It is rewarding to find someone whom you like, but it is essential to like yourself.
It is quickening to recognize that someone is good, but it is indispensable to view yourself as acceptable.
It is a delight to discover people who are worthy of respect, admiration and love, but it is vital to believe in yourself deserving of these things.
You are the only one who you will never leave or lose, and therefore you must learn to take care of yourself.

-- Jo Coudert

References

  • Alpert, D., and Culbertson, A. (1987). "Daily hassles and coping strategies of dual-earner and nondual-earner women." Psychology of Women Quarterly, 11, 359-366.
  • Beattie, M. (1990). The language of letting go. New York: Harper Collins, p. 84.
  • Boss, P. (1992). "Primacy of perception in family stress theory and measurement." Journal of Family Psychology, 6, 113-119.
  • Coudert, J. (1983). Advice from a failure. New York: Stein and Day.
  • Crouter, A.C. and Manke, B. (1994). "The changing American workplace: implications for individuals and families." Family Relations, 43, 117-123.
  • Duffy, M. (1988). "Determinants of health promotion in midlife women." Nursing Research, 37, 358-362.
  • Gilbert, L. A. (1993). Two careers/one family. Thousand Oaks, CA: Sage Publications, Inc.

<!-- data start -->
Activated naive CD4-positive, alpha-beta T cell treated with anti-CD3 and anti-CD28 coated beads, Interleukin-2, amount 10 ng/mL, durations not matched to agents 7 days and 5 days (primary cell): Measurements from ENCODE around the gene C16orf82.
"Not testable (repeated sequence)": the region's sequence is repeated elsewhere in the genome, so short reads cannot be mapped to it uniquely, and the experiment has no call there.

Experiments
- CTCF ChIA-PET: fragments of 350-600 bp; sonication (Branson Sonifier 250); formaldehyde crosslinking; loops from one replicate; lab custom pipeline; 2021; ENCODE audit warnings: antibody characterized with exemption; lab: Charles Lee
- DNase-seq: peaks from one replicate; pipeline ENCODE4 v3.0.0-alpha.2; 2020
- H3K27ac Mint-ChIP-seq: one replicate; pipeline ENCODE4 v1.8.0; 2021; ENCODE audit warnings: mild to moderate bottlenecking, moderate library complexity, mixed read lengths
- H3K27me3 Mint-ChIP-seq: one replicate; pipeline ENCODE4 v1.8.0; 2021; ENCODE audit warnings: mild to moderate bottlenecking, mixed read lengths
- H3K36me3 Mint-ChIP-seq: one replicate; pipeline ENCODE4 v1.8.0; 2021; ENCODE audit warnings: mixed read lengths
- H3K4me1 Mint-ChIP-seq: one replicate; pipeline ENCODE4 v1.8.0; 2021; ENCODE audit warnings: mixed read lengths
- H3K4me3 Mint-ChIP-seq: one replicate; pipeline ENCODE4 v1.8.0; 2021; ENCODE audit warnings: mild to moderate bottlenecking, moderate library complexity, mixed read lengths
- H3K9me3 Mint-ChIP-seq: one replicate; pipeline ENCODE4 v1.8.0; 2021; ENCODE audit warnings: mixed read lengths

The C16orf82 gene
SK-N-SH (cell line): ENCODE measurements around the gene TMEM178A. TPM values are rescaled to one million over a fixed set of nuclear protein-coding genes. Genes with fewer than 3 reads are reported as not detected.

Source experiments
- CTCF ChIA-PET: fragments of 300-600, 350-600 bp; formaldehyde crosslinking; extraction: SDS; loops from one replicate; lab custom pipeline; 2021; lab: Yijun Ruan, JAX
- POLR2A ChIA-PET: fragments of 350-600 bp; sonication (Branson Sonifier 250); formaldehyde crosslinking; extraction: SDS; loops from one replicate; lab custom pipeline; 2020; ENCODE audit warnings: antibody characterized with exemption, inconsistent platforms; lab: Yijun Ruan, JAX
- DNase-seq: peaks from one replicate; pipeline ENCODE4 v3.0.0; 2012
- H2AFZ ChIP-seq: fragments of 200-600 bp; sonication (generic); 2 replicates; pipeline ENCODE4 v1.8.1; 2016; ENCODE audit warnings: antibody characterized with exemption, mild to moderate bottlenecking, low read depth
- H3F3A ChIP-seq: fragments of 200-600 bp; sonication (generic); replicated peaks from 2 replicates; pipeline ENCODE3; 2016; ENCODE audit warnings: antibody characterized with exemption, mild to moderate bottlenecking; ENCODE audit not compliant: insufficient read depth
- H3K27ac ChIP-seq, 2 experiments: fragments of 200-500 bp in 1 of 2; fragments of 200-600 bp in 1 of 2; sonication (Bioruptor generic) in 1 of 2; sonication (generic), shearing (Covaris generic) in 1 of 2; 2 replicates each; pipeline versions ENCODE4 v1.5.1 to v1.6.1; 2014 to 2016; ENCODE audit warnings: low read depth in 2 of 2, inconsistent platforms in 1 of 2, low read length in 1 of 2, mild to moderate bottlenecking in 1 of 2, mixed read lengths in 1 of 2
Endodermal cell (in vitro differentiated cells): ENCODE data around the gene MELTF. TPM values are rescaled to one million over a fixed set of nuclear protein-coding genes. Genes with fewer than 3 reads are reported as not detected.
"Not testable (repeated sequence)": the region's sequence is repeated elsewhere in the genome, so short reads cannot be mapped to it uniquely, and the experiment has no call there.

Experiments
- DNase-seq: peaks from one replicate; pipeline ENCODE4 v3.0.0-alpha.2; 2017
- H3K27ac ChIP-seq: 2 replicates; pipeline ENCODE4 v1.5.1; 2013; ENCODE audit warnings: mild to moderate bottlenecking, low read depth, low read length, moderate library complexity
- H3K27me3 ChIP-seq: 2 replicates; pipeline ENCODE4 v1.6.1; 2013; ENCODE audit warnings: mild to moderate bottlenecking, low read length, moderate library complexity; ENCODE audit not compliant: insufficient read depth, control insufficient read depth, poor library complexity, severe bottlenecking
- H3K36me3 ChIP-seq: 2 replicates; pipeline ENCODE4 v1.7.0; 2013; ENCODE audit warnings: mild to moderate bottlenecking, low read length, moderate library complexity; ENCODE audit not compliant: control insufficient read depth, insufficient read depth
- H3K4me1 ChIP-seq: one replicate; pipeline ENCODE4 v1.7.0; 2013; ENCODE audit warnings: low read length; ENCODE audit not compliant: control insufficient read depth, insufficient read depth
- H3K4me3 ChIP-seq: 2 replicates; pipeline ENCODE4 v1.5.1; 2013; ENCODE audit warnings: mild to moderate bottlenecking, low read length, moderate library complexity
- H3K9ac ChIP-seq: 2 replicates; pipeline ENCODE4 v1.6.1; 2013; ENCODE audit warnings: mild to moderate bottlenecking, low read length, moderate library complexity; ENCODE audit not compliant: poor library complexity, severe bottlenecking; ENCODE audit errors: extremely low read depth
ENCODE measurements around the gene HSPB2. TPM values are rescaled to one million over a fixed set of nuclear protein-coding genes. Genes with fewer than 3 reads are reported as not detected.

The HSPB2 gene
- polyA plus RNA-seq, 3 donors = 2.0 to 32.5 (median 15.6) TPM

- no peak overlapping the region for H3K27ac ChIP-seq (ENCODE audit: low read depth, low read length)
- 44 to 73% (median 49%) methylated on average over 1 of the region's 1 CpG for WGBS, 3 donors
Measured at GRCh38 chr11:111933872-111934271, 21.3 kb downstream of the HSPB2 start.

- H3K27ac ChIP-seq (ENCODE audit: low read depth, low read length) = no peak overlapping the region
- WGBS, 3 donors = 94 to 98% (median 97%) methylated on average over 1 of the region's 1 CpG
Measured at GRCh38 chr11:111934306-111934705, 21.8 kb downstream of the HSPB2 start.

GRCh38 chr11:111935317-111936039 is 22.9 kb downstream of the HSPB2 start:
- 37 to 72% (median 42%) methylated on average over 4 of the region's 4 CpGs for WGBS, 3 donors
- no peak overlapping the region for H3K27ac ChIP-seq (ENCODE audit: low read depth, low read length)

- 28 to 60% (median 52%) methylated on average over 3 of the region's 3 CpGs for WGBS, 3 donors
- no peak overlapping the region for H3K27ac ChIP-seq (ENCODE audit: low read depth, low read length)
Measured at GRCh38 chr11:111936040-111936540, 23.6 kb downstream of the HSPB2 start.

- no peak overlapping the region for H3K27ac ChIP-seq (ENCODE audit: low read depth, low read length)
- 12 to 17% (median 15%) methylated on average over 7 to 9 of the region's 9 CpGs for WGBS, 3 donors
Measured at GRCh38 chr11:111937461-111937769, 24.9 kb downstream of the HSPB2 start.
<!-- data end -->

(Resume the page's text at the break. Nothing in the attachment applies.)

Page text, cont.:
• MacEwen, K., and Barling, J. (1993). "Type A behavior and marital satisfaction: Differential effects on achievement striving and impatience/irritability." Journal of Marriage and the Family, 55, 1001-1010.
  • Nelson, P. and Couch, S. (1990). "The corporate perspective on family responsive policy." Marriage and Family Review, 15, 95-113.
  • Pett, M.A., Vaughn-Cole, B. and Wampold, B.E. (1994). "Maternal employment and perceived stress: their impact on children's adjustment and mother-child interaction in young divorced and married families." Family Relations, 43, 151-158.
  • Quick, J. D., and Horn, R. (1986). "Health consequences of stress. Special issue: Job stress. From theory to suggestion." Journal of Organizational Behavior Management, 8, 19-36.
  • Reich, R., and Nussbaum, K. (1994). Working women count: A report to the nation. Washington D.C.: U.S. Department of Labor.
  • Rutter, M., and Rutter, M. (1993). Developing minds. New York: Basic books, p. 283.
  • Stephens, M. A., and Franks, M. M. (1994). "Stress and rewards in women's multiple roles: the case of women in the middle." Psychology and Aging, 9, 45-52.

GH6651, reviewed May 2001


GH6651 Challenges and Choices: Stress Management — The Challenge of Balance | University of Missouri Extension